Dr Scarlett Liu

Research Associate
School of Mechanical & Manufacturing Engineering

UNSW Sydney

Scarlett is a Research Associate in the Mechatronics discipline within the School of Mechanical and Manufacturing Engineering at the University of New South Wales (UNSW Sydney). Her research interests focus on Robotic with experience in Computer Vision, Data Mining and Data Visualisation. She conducts theoretical investigation and development in shoots and grape detection at different vine growing stages from videos cross vineyards, automatic detection of berry size and bunch structure analysis by Computer Vision. She also applies Statistics and Data Mining techniques to estimate yield based on detected information from images.

Automated Yield Estimation in Viticulture by Computer Vision

Currently, industry standard yield predictions in viticulture are generated by manual sampling of the weight and number of components such as bunches and berries. The data collection takes significant time and despite requiring trained labour still results in inaccurate yield estimates which in turn lead to substantial inefficiencies in scheduling and logistics through the entire wine industry supply chain.

Therefore, this thesis introduces an automated visual yield estimation system using computer vision and data mining with the aim of improving crop estimation. Firstly, a biological baseline for yield estimation is proposed and implemented together with novel algorithms for shoot and bunch detection. A method for transforming the object counts extracted from videos of individual rows to a prediction of crop yield without requiring GPS is introduced, with the additional benefit of generating a production variation map during the season. In addition, a novel fully automated 3D bunch reconstruction algorithm has been developed which is based on a single input image to assist berry counting in vivo.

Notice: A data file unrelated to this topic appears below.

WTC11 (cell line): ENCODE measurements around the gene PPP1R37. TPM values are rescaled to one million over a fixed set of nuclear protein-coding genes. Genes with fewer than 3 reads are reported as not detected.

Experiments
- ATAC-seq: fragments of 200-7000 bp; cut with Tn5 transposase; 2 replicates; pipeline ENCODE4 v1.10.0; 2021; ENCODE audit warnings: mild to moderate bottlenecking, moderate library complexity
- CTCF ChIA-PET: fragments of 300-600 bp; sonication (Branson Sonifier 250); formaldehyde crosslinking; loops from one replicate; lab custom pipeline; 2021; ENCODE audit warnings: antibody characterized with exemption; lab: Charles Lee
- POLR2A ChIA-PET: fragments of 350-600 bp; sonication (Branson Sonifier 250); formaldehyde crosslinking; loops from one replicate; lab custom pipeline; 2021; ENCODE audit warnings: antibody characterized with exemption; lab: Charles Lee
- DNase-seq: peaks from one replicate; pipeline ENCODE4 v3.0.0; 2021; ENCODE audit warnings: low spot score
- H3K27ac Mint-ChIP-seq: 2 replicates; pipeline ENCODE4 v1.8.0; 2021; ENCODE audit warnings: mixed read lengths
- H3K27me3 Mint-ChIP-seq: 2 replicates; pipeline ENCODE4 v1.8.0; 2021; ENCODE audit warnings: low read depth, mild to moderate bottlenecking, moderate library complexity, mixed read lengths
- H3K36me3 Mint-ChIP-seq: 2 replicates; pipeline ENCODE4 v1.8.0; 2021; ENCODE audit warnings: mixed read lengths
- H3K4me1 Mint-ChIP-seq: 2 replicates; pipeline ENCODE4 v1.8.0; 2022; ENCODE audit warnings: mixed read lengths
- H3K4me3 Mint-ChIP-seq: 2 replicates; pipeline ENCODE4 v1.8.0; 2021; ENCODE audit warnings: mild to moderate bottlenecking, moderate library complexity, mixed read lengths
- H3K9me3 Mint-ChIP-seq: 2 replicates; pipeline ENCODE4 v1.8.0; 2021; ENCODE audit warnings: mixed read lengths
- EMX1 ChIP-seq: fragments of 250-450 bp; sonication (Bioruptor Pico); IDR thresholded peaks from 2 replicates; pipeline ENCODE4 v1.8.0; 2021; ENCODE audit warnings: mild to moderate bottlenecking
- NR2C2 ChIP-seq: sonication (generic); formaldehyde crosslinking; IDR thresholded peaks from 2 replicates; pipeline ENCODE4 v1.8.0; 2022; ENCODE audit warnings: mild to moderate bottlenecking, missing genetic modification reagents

The overall automated visual yield estimation system has thus been demonstrated to be feasible and to reduce the error and cost associated with existing manual sampling procedures. Together, the contributions of this thesis bring not only economic benefits for grape growers and winemakers, but also provide valuable inputs for future work on vine-level management that will improve quality, yields and optimise resource usage, leading to better wine.